Would you like to be protected from International Travel Scams:
While traveling abroad it is not uncommon to get caught in a scammer’s game. Even if you consider yourself a seasoned traveler. However if you know what’s happening where, then you can prepare yourself and be on guard. Let me give you information on some common travel scams that are taking place these days at popular tourist destinations.
- Sorry for the stain Sir! – Also called “hot dog trick,” this travel scam can occur in busy airports when you seem stressed out and often distracted. Someone will walk by and accidentally squirt mustard on you or spill something else causing a stain. They will then awkwardly try to help clean up the stain while an accomplice grabs your luggage or wallet and walk off with it, according to International Business Times.
To avoid falling prey to this scam, keeping your luggage safely between your feet while sitting or standing. If you are traveling with others, place your luggage in the middle of your group and not beside or behind you. As for your wallet, keep it in your front pocket and not back pocket and keep valuables our of backpack pockets.
- Jet Ski Damage – This travel scam can happen at any tourist destination on or near a body of water. This is a huge problem in Phuket, Thailand however can happen anywhere. You rent a jet ski from the beach, when you return it’s claimed you’ve damaged it and you’re paying for a hefty repair bill. If you refuse to pay, some of the rental company’s large friends come to convince you to pay and may even frog-march you off to the nearest ATM.
To avoid falling into this trap, be sure to thoroughly research your jet ski rental company ahead of time. Some people have tried to beat this scam by photographing the jet ski before they head out in the water, however crooks have started hiding damage with water-based paint which washes off.
- Fake art shows – Be wary of young art students who approach you on the street and invite you to a school gallery. Often, when you get to the supposed gallery, you’ll find yourself on the receiving end of a high-pressure sales pitch for overpriced art. A variation on the scheme is the students might ask you to pay fees to view the art or pay for expensive drinks. This is a particular popular scam in China, so politely decline anyone who invites you to an art show while traveling in Beijing or Shanghai.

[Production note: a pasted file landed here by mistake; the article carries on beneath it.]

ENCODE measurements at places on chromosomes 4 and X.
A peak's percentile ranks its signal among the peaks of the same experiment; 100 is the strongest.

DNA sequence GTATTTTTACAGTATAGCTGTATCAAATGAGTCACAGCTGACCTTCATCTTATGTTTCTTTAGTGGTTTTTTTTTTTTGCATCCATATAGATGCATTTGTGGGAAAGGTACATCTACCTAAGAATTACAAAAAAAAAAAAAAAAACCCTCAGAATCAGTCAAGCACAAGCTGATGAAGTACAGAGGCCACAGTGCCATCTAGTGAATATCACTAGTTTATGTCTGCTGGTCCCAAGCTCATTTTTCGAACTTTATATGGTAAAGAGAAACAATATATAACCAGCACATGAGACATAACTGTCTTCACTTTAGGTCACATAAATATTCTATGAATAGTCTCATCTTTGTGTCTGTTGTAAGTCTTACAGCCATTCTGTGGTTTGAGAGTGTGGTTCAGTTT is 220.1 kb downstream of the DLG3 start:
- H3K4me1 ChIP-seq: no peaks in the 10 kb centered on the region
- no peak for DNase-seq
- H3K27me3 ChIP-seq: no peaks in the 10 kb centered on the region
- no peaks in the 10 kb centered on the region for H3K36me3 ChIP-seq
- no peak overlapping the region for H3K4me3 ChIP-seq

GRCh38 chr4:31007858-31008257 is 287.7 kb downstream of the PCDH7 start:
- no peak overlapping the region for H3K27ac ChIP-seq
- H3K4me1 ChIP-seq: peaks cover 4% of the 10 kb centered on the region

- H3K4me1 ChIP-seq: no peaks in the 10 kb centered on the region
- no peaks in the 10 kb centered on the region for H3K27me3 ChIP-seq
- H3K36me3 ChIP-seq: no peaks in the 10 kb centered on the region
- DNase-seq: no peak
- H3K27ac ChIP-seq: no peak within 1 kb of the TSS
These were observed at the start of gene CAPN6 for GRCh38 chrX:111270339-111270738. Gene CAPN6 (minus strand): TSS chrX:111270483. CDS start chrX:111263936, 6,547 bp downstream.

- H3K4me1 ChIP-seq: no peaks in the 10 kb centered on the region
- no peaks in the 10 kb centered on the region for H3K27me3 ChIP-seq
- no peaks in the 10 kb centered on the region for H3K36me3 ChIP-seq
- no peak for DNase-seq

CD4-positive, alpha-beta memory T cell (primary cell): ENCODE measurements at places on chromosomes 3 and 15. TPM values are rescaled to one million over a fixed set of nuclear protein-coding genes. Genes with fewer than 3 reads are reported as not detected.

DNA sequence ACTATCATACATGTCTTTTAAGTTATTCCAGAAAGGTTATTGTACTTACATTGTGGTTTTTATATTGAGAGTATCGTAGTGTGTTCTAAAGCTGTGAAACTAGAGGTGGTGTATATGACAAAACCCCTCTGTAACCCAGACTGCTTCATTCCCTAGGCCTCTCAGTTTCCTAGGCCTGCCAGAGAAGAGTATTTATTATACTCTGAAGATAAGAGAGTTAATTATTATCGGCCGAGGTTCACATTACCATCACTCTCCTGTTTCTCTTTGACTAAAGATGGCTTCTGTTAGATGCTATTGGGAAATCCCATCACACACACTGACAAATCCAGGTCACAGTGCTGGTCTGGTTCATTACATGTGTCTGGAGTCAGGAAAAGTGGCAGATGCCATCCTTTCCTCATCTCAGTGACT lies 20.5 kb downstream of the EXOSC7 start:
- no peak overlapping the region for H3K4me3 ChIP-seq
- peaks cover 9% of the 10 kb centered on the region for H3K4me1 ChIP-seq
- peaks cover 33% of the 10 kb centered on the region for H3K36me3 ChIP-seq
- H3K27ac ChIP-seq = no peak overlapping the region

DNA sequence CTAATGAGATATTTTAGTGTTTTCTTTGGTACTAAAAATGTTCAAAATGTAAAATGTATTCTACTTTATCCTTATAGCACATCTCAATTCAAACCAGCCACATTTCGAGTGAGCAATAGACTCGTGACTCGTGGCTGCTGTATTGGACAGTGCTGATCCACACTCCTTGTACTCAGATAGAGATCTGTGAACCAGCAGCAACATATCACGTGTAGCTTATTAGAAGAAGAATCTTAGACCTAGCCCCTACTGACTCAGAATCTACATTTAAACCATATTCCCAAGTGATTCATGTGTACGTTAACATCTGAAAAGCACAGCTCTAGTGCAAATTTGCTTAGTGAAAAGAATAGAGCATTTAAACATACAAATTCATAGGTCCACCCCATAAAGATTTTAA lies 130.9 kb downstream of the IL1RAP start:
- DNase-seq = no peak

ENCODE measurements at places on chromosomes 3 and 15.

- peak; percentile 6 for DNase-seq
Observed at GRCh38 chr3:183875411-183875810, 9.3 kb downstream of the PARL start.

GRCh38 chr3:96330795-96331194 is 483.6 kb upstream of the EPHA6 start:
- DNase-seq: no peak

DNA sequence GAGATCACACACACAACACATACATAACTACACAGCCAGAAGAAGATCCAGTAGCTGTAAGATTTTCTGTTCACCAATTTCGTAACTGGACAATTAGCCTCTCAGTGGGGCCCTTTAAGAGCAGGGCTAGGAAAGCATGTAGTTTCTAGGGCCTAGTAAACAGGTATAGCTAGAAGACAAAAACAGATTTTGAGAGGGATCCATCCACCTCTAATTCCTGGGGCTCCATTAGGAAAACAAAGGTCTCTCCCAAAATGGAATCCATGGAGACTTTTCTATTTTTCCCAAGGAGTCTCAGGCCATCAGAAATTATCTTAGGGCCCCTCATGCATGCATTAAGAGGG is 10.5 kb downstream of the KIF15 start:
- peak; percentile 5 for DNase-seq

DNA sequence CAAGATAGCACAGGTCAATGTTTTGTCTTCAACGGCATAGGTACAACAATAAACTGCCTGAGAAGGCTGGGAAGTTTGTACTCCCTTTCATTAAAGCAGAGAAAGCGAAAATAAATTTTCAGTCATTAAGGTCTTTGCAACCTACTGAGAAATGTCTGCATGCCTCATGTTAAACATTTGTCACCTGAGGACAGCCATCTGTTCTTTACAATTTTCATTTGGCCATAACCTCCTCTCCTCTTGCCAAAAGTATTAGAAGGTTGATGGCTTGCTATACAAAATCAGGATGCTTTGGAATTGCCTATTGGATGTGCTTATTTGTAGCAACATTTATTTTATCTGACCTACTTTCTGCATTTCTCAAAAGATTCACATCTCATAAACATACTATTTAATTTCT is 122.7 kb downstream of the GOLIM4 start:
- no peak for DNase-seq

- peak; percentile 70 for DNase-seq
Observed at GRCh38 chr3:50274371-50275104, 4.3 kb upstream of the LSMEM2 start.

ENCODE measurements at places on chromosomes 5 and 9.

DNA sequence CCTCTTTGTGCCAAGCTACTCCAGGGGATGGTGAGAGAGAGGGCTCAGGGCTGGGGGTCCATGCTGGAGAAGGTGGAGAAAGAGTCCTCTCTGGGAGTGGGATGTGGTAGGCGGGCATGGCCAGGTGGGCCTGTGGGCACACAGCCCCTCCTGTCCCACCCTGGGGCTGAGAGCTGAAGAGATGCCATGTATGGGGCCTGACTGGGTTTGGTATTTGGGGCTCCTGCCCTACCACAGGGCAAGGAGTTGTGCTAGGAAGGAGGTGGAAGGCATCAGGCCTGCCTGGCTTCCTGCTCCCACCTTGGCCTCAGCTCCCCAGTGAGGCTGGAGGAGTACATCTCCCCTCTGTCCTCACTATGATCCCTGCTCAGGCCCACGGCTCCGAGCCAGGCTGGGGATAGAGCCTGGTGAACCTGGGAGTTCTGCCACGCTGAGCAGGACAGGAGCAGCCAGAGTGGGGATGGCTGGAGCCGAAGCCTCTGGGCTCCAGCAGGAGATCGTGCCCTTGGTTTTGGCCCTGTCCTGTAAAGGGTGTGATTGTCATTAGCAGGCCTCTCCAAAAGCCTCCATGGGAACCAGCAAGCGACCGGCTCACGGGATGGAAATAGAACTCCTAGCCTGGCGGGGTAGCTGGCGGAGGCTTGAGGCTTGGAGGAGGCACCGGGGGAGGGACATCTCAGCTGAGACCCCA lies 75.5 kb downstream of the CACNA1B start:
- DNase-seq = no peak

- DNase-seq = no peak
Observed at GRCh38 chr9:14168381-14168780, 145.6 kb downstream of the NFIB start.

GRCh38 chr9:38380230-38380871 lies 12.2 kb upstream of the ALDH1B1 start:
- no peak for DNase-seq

- Overly helpful locals – be very careful when approached by overly helpful locals, especially while making ATM withdrawals. If you can’t decipher the ATM’s language you could fall victim to a friendly local offering help. In reality they could be memorizing your ATM PIN Code and will then pickpocket you and steal your bank card. Or, if you’ve completed a transaction, they could grab your cash and run off with it. Politely turn down any help offered while making ATM withdrawals. If you feel uneasy, cancel your transaction and walk away.
- Slowly counting change – Be sure you always receive correct change and be especially wary when a cashier is counting your change at an extremely slow pace or pauses often while counting. This could be a ploy for you to lose patience and accept whatever change they are counting at the moment – an amount that is probably lower than what they owe you.
These are a few examples because there are plenty of other scams out there. How can you protect yourself? My suggestion is in addition to know about the city or destination, read and research your destination. This is the easiest way to save yourself from trouble. If you or someone you know who was involved in a scam while traveling, please leave a comment below.
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